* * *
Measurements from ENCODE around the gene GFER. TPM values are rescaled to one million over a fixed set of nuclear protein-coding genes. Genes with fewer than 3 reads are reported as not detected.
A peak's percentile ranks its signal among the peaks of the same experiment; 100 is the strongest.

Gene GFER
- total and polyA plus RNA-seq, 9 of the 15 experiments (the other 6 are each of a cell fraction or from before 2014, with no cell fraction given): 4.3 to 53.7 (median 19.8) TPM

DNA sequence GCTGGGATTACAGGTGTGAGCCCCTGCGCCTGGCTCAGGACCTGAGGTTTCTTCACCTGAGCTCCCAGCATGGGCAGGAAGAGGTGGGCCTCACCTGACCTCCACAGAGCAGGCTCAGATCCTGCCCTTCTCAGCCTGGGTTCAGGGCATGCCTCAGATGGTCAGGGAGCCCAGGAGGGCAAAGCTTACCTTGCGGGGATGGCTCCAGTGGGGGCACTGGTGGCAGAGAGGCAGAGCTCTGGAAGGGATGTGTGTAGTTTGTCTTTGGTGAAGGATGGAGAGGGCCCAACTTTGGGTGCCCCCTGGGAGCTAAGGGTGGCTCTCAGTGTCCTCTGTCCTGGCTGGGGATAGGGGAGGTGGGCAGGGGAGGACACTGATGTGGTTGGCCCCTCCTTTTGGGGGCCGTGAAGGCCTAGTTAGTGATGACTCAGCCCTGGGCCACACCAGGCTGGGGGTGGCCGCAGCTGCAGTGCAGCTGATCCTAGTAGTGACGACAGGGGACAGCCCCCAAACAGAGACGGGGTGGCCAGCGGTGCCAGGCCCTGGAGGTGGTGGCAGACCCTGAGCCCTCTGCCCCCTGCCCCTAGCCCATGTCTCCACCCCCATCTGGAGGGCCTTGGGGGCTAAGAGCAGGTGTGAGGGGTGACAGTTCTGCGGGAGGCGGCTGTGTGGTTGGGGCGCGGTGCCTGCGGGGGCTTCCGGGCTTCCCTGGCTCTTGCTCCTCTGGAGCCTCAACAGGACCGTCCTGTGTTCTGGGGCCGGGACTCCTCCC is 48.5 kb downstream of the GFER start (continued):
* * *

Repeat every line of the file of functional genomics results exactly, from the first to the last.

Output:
Measurements from ENCODE around the gene GFER. TPM values are rescaled to one million over a fixed set of nuclear protein-coding genes. Genes with fewer than 3 reads are reported as not detected.
A peak's percentile ranks its signal among the peaks of the same experiment; 100 is the strongest.

Gene GFER
- total and polyA plus RNA-seq, 9 of the 15 experiments (the other 6 are each of a cell fraction or from before 2014, with no cell fraction given): 4.3 to 53.7 (median 19.8) TPM

DNA sequence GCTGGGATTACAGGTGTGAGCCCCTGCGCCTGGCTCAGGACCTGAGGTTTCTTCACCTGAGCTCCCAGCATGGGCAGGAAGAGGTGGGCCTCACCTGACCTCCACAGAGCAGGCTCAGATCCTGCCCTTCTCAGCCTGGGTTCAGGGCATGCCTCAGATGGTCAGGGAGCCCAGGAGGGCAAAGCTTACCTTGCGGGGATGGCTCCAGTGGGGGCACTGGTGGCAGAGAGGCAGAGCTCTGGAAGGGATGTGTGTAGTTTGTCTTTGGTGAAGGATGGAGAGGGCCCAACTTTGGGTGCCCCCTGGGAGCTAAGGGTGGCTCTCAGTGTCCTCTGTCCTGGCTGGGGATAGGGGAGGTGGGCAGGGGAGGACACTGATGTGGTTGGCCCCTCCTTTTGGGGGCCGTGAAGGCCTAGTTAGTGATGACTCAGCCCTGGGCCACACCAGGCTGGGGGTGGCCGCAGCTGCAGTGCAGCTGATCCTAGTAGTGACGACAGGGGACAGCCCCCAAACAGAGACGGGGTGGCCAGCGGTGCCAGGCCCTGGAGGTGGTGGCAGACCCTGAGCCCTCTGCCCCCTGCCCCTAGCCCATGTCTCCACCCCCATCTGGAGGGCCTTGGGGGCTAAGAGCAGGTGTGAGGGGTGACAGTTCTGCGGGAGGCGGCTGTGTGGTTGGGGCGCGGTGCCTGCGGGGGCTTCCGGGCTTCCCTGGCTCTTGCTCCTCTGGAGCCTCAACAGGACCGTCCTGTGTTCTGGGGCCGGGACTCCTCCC is 48.5 kb downstream of the GFER start (continued):